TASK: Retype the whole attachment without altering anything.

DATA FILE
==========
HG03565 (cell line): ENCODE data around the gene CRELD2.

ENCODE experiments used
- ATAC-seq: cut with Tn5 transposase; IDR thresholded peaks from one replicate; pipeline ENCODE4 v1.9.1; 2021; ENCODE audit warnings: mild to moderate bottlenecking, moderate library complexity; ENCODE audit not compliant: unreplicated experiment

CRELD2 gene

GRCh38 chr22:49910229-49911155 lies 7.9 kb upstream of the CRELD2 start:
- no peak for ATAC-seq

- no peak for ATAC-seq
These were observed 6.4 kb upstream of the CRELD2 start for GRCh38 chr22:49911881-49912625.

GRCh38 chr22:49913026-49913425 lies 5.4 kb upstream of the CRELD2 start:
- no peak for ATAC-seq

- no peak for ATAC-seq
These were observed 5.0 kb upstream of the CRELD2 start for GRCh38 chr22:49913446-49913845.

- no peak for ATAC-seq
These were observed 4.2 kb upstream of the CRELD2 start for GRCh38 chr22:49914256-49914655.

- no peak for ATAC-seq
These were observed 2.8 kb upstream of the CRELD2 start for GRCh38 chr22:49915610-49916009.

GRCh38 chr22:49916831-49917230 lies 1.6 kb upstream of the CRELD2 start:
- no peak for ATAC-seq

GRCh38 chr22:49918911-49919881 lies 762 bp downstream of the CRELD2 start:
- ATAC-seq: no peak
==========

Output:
HG03565 (cell line): ENCODE data around the gene CRELD2.

ENCODE experiments used
- ATAC-seq: cut with Tn5 transposase; IDR thresholded peaks from one replicate; pipeline ENCODE4 v1.9.1; 2021; ENCODE audit warnings: mild to moderate bottlenecking, moderate library complexity; ENCODE audit not compliant: unreplicated experiment

CRELD2 gene

GRCh38 chr22:49910229-49911155 lies 7.9 kb upstream of the CRELD2 start:
- no peak for ATAC-seq

- no peak for ATAC-seq
These were observed 6.4 kb upstream of the CRELD2 start for GRCh38 chr22:49911881-49912625.

GRCh38 chr22:49913026-49913425 lies 5.4 kb upstream of the CRELD2 start:
- no peak for ATAC-seq

- no peak for ATAC-seq
These were observed 5.0 kb upstream of the CRELD2 start for GRCh38 chr22:49913446-49913845.

- no peak for ATAC-seq
These were observed 4.2 kb upstream of the CRELD2 start for GRCh38 chr22:49914256-49914655.

- no peak for ATAC-seq
These were observed 2.8 kb upstream of the CRELD2 start for GRCh38 chr22:49915610-49916009.

GRCh38 chr22:49916831-49917230 lies 1.6 kb upstream of the CRELD2 start:
- no peak for ATAC-seq

GRCh38 chr22:49918911-49919881 lies 762 bp downstream of the CRELD2 start:
- ATAC-seq: no peak